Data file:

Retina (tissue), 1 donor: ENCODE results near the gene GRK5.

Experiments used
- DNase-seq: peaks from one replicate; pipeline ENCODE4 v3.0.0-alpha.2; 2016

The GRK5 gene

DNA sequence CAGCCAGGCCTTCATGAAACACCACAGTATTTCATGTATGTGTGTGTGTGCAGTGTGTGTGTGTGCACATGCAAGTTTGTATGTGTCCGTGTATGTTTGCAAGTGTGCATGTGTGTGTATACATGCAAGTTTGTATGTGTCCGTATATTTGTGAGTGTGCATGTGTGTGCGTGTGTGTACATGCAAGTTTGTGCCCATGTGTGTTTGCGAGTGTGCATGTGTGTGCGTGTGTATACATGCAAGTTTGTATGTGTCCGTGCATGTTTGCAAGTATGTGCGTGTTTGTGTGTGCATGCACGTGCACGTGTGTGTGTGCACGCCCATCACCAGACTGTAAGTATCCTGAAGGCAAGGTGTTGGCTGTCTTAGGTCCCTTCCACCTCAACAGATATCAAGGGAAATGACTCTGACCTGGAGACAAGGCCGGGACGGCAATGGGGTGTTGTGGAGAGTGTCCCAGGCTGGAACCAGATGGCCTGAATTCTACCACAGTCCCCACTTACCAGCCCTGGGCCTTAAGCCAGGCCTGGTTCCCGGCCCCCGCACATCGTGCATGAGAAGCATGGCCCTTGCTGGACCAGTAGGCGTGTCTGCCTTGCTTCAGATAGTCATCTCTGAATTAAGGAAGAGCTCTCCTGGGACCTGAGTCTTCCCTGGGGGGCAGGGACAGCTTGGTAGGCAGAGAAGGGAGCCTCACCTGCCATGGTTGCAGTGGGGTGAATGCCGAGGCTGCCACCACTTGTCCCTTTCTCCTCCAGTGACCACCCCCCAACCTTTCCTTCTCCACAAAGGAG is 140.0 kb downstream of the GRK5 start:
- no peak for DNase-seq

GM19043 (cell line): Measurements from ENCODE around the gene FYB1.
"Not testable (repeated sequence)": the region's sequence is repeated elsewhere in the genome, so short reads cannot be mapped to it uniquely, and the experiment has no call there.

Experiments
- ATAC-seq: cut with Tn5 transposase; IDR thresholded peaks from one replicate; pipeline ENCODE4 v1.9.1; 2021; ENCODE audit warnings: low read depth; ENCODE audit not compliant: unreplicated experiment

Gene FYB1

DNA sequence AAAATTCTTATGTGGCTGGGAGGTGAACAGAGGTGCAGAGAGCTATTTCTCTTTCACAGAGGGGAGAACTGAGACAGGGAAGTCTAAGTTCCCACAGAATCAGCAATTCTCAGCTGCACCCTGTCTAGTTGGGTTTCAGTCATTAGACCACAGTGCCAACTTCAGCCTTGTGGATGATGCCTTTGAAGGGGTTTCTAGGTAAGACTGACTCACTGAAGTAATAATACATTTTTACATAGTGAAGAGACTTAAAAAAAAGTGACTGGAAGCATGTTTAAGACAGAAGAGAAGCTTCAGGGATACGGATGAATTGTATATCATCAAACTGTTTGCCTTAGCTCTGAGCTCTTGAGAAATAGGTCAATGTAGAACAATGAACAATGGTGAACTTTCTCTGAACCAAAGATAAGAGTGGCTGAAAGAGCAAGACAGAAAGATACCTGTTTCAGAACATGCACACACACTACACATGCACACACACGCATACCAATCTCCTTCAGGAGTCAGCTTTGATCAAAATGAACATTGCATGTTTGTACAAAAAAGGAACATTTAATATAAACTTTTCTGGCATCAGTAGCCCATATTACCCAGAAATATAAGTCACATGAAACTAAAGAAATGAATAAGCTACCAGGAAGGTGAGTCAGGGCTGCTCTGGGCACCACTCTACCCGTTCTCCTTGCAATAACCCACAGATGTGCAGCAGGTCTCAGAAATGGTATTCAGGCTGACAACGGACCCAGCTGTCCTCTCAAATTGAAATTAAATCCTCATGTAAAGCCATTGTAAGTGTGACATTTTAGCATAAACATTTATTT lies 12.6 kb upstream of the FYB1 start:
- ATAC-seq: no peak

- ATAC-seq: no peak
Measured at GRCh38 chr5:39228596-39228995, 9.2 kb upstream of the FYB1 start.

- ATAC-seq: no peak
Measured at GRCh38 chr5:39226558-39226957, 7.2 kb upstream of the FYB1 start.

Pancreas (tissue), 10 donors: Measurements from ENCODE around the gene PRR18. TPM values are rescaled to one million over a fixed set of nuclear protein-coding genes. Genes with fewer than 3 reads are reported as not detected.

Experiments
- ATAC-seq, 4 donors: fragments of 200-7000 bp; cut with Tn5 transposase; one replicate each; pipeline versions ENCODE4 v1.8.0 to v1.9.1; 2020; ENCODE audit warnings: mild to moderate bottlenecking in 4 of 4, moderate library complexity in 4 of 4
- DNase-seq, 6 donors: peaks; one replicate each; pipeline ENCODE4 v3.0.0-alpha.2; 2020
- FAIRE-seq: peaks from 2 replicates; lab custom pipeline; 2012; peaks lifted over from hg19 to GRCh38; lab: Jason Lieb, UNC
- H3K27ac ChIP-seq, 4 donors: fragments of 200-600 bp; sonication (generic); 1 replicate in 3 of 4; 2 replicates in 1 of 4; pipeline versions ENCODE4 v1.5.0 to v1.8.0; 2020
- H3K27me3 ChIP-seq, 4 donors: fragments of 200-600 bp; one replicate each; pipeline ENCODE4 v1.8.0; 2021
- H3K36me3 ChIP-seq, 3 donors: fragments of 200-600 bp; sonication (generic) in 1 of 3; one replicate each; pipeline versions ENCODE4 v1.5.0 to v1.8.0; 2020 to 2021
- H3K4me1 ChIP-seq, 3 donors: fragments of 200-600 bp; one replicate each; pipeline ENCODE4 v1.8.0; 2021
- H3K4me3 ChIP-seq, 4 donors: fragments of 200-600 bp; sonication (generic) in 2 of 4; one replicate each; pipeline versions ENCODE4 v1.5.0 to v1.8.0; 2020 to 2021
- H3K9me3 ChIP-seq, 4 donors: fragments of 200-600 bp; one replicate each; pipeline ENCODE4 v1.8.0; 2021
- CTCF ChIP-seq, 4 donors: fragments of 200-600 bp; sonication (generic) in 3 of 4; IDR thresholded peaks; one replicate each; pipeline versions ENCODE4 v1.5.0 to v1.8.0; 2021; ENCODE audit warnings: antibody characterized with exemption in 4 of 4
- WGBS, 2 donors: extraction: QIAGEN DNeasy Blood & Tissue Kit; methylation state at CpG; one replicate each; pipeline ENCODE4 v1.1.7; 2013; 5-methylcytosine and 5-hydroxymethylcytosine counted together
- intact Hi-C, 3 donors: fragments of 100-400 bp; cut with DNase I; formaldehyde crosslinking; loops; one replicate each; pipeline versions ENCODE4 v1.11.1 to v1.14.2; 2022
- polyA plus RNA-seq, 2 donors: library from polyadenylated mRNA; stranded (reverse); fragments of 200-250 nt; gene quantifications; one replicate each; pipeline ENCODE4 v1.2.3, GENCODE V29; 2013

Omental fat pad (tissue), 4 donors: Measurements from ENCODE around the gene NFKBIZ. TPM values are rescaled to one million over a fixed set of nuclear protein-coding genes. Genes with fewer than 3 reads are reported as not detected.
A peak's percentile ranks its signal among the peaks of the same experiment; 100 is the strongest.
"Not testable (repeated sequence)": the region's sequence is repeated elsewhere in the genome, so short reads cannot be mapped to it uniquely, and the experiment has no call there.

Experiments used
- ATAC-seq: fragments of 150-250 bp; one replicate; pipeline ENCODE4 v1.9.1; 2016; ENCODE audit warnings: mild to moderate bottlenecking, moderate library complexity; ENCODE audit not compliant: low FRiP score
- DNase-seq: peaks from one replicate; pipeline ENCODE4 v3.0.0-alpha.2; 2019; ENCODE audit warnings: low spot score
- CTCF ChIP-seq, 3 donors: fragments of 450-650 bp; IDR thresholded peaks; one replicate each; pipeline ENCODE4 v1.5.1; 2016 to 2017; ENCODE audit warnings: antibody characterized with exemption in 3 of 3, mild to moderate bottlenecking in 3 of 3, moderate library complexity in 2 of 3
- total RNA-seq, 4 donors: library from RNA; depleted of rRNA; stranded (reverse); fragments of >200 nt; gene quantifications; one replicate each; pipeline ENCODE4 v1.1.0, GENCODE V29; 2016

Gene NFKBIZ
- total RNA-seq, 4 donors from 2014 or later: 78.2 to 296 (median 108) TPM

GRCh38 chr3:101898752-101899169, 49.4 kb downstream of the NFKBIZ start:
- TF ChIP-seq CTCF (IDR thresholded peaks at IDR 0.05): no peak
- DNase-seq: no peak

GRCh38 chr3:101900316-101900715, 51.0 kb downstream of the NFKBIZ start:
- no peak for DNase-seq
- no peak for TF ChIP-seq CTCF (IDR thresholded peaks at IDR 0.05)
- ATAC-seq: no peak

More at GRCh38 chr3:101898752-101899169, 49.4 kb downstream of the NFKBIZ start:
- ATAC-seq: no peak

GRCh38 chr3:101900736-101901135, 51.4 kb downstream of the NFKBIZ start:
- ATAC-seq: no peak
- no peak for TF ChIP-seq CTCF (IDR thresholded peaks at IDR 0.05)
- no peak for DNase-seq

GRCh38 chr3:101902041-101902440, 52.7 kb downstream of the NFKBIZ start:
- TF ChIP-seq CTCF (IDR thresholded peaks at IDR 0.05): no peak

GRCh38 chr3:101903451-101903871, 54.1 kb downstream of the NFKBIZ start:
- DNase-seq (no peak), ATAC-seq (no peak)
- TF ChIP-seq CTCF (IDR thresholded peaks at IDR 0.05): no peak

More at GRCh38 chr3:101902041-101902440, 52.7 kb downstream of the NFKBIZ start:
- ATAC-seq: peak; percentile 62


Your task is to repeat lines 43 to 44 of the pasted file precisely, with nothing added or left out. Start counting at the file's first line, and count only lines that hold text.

GRCh38 chr3:101898752-101899169, 49.4 kb downstream of the NFKBIZ start:
- TF ChIP-seq CTCF (IDR thresholded peaks at IDR 0.05): no peak